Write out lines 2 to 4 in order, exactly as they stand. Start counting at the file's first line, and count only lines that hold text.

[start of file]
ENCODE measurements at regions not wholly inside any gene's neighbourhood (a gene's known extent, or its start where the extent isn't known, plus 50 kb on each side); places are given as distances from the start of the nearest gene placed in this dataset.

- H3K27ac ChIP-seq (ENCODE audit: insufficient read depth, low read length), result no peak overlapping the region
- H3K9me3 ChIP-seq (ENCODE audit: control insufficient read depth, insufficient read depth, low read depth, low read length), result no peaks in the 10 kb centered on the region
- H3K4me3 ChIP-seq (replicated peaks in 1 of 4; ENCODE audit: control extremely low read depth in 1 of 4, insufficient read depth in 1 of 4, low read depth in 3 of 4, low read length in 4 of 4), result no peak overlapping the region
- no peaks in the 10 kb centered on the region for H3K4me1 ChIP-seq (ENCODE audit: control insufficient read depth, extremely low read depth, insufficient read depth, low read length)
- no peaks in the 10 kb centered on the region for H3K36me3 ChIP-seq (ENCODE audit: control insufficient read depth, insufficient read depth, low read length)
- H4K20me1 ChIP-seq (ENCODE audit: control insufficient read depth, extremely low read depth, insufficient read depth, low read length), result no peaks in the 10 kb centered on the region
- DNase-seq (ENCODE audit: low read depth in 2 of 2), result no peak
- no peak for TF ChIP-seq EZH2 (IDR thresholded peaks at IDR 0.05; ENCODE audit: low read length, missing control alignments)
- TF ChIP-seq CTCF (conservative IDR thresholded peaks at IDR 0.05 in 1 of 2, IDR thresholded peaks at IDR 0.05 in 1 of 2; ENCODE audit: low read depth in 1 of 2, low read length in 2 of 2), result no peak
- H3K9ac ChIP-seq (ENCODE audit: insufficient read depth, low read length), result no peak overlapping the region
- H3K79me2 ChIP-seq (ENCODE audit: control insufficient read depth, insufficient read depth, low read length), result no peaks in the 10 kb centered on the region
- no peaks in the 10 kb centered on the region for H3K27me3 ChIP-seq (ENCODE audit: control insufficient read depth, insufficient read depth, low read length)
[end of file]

- H3K27ac ChIP-seq (ENCODE audit: insufficient read depth, low read length), result no peak overlapping the region
- H3K9me3 ChIP-seq (ENCODE audit: control insufficient read depth, insufficient read depth, low read depth, low read length), result no peaks in the 10 kb centered on the region
- H3K4me3 ChIP-seq (replicated peaks in 1 of 4; ENCODE audit: control extremely low read depth in 1 of 4, insufficient read depth in 1 of 4, low read depth in 3 of 4, low read length in 4 of 4), result no peak overlapping the region